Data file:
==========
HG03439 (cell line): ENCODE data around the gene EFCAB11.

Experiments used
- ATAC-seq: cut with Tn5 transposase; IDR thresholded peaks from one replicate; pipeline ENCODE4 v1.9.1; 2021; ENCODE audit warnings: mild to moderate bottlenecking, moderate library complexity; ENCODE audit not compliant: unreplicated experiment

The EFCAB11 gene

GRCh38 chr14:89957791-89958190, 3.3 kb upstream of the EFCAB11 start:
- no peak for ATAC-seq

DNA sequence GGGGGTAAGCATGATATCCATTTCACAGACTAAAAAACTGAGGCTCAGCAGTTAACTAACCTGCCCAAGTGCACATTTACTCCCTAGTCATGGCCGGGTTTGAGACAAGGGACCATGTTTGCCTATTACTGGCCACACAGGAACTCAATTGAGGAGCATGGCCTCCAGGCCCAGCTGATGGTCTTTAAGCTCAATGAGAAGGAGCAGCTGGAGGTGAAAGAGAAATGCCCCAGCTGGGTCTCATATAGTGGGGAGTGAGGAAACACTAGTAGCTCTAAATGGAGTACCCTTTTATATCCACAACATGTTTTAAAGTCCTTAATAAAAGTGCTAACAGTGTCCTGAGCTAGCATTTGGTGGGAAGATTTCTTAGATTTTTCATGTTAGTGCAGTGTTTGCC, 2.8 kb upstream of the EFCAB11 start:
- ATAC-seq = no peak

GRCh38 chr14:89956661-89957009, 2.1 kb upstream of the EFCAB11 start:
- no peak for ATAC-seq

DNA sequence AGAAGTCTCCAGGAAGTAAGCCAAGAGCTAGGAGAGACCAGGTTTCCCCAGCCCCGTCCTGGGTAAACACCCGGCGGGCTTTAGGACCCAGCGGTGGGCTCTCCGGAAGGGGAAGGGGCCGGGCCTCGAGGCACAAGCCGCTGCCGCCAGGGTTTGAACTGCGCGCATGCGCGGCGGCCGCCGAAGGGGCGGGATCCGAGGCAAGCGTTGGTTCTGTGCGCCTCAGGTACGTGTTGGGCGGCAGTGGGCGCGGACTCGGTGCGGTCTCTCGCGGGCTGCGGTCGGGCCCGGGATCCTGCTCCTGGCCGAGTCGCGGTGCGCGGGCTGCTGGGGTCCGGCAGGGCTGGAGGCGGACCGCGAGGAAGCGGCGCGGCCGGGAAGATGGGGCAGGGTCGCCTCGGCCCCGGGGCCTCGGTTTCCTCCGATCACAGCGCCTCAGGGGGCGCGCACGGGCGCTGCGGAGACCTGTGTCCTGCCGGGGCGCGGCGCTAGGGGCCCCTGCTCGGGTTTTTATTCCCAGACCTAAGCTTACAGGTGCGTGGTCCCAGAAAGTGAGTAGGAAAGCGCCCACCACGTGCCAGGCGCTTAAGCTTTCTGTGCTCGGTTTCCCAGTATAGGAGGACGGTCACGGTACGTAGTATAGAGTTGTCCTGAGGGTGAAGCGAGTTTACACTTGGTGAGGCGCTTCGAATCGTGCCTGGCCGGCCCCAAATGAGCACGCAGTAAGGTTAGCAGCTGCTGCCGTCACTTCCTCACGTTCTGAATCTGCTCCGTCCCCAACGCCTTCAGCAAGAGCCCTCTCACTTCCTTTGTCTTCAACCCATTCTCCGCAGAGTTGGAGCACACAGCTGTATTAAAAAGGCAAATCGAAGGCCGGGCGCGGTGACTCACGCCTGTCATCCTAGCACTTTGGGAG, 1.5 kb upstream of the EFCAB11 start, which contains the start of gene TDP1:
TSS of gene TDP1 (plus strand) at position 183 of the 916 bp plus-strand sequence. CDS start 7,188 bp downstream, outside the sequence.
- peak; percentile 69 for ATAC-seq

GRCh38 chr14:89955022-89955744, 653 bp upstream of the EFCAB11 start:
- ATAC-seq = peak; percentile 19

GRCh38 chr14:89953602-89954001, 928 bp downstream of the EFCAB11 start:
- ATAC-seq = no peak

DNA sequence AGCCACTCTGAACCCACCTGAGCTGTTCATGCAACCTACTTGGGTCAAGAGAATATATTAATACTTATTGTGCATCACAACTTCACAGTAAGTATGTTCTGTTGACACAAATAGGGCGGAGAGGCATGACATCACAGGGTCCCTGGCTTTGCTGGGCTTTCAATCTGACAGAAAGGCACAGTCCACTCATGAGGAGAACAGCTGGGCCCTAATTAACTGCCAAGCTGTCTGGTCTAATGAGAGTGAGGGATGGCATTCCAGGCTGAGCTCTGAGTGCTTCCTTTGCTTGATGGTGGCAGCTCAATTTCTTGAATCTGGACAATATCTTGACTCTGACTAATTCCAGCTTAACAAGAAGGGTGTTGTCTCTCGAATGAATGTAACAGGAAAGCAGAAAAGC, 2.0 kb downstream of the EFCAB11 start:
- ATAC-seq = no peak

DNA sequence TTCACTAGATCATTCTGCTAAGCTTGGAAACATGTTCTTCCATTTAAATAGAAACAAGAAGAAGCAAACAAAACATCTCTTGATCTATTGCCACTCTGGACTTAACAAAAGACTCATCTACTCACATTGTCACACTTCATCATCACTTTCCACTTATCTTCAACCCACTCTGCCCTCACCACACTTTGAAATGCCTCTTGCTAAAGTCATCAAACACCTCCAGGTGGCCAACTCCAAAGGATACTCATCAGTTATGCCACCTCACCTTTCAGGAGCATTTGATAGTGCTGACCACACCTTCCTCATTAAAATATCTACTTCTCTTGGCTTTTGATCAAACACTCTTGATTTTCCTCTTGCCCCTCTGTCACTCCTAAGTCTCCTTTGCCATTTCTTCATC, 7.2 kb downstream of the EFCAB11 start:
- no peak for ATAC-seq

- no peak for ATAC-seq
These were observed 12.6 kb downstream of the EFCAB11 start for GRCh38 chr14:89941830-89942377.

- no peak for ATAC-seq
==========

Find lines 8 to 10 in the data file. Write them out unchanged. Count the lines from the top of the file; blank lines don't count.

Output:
- ATAC-seq = no peak

GRCh38 chr14:89956661-89957009, 2.1 kb upstream of the EFCAB11 start:
- no peak for ATAC-seq